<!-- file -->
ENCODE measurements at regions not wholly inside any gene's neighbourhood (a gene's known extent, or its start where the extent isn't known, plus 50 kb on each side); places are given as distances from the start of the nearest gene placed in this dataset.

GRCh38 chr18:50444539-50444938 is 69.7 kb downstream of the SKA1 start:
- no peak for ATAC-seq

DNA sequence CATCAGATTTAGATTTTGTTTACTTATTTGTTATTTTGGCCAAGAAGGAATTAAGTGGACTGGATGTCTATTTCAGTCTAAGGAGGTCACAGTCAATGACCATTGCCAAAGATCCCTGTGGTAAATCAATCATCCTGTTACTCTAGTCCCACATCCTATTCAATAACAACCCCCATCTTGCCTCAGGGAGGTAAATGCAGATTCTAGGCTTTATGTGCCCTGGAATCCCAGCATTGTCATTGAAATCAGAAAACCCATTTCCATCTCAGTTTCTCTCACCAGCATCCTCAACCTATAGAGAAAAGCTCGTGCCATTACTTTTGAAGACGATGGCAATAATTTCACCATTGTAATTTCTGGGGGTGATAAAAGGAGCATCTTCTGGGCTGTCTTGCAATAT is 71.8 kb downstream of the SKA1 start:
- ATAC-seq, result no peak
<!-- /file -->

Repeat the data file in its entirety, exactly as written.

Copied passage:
ENCODE measurements at regions not wholly inside any gene's neighbourhood (a gene's known extent, or its start where the extent isn't known, plus 50 kb on each side); places are given as distances from the start of the nearest gene placed in this dataset.

GRCh38 chr18:50444539-50444938 is 69.7 kb downstream of the SKA1 start:
- no peak for ATAC-seq

DNA sequence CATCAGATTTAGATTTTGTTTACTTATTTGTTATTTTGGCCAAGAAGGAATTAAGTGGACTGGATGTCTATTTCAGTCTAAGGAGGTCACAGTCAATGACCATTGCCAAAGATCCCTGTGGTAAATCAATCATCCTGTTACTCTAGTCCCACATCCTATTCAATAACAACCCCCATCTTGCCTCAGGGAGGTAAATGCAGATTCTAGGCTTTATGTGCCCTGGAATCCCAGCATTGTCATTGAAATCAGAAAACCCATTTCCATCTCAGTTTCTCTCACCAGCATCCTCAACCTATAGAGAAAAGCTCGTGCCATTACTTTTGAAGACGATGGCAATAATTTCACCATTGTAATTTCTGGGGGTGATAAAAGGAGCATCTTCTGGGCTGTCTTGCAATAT is 71.8 kb downstream of the SKA1 start:
- ATAC-seq, result no peak